Threema encrypted messaging apps will soon be open source

Threema, an encrypted messaging service that offers a substantial number of features, has announced a big business change that may increase some otherwise skeptical users' trust in the platform. In its announcement, the Threema team said its messaging apps will soon be made fully open source, making it easier to independently review the apps' security and verify their code.

While there's no lack of 'secure' messaging apps on the market, some of them are more private than others. There are messaging services where the messages reside on the company's servers, then there are encrypted messaging services where the company isn't able to access the user's data. Threema falls into the latter category.

Unlike apps like Telegram, which is more targeted at the average consumer, Threema is a higher-end product that includes a variety of features, including support for voice and text messages, groups, distribution lists, and sending files like MP3s and PDFs. As well, users can share locations and images/videos.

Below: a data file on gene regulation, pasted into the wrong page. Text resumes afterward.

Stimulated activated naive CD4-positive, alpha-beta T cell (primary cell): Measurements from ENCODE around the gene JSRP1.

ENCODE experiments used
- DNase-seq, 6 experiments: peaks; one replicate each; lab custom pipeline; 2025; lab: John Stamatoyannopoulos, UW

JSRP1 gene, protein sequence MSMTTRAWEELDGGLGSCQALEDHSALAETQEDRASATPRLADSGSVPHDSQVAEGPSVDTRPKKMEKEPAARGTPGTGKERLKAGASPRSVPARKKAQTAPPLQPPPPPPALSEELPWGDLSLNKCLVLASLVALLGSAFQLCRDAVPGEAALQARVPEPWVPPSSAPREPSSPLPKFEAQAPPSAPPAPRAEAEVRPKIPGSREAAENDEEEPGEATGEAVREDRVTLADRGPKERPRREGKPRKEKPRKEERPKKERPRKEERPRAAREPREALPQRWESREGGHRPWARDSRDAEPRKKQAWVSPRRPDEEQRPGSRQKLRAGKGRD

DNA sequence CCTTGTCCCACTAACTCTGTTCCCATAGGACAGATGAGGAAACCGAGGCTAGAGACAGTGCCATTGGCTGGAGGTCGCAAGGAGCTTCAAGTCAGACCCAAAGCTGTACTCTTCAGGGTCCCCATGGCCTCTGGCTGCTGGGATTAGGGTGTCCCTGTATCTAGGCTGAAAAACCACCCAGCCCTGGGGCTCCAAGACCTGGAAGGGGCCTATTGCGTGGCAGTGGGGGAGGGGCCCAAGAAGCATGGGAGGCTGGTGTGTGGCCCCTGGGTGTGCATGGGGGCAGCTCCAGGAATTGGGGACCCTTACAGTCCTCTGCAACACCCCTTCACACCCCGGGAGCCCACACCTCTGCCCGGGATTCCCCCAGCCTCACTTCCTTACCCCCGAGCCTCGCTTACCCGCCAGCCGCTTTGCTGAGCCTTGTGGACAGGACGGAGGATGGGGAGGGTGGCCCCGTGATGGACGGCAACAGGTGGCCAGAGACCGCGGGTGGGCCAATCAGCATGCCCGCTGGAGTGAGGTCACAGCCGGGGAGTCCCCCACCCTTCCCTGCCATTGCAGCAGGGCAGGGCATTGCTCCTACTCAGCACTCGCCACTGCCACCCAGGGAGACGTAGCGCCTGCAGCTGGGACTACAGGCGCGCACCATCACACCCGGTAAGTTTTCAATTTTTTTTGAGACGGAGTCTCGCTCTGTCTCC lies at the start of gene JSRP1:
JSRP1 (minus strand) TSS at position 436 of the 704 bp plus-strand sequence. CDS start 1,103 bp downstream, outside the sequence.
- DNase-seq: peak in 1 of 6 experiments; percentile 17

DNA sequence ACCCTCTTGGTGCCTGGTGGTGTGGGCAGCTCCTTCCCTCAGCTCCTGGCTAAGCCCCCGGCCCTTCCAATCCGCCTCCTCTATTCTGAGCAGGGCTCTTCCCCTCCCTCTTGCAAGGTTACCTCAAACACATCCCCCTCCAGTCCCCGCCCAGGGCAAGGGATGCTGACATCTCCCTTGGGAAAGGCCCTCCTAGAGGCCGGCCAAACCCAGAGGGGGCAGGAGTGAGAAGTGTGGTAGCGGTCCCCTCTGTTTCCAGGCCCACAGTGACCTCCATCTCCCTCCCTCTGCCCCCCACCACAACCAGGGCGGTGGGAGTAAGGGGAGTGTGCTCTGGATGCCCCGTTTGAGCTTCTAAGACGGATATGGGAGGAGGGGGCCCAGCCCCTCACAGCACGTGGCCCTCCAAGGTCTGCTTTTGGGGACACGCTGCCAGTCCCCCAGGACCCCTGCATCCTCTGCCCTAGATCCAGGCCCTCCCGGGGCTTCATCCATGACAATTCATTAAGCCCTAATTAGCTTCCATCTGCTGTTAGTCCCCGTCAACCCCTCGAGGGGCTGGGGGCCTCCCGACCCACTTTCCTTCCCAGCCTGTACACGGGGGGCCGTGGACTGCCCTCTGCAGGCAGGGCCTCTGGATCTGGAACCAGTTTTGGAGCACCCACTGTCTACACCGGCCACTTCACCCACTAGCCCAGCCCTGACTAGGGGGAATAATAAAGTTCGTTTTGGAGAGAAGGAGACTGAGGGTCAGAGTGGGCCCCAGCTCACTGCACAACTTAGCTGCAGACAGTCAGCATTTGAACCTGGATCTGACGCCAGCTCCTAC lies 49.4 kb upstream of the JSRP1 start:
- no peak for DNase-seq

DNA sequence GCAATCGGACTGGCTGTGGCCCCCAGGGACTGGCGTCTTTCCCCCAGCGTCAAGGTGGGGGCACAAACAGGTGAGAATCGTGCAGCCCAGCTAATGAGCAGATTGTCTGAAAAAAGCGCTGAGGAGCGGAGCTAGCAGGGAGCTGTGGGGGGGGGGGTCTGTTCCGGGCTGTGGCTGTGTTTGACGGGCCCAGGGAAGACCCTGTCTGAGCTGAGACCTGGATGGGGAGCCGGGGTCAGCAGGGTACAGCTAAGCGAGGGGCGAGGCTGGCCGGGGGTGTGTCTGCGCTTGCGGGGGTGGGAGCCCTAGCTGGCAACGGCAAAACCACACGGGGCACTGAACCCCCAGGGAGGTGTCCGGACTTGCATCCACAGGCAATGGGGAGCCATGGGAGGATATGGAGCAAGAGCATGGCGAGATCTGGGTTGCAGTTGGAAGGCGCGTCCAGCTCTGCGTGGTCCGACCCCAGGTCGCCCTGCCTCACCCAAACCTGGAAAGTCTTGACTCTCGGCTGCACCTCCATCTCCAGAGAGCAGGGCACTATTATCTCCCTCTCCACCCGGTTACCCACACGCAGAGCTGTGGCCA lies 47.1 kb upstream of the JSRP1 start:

When compared alongside the more popular encrypted messaging app Signal, there was both an upside and a downside. The upside? Threema assigns the user a unique ID, eliminating the need to use a phone number. The downside? Threema wasn't open-source, unlike Signal, something that was a concern for some potential users.

In its update on Thursday, Threema announced that it has partnered with Afinum Management AG and that it is making its apps open source. This open-source change only applies to the apps, not the backend, but Threema notes that it has and will continue to conduct regular external reviews. Likewise, Threema says its users will soon be able to use multiple devices in parallel without compromising their data.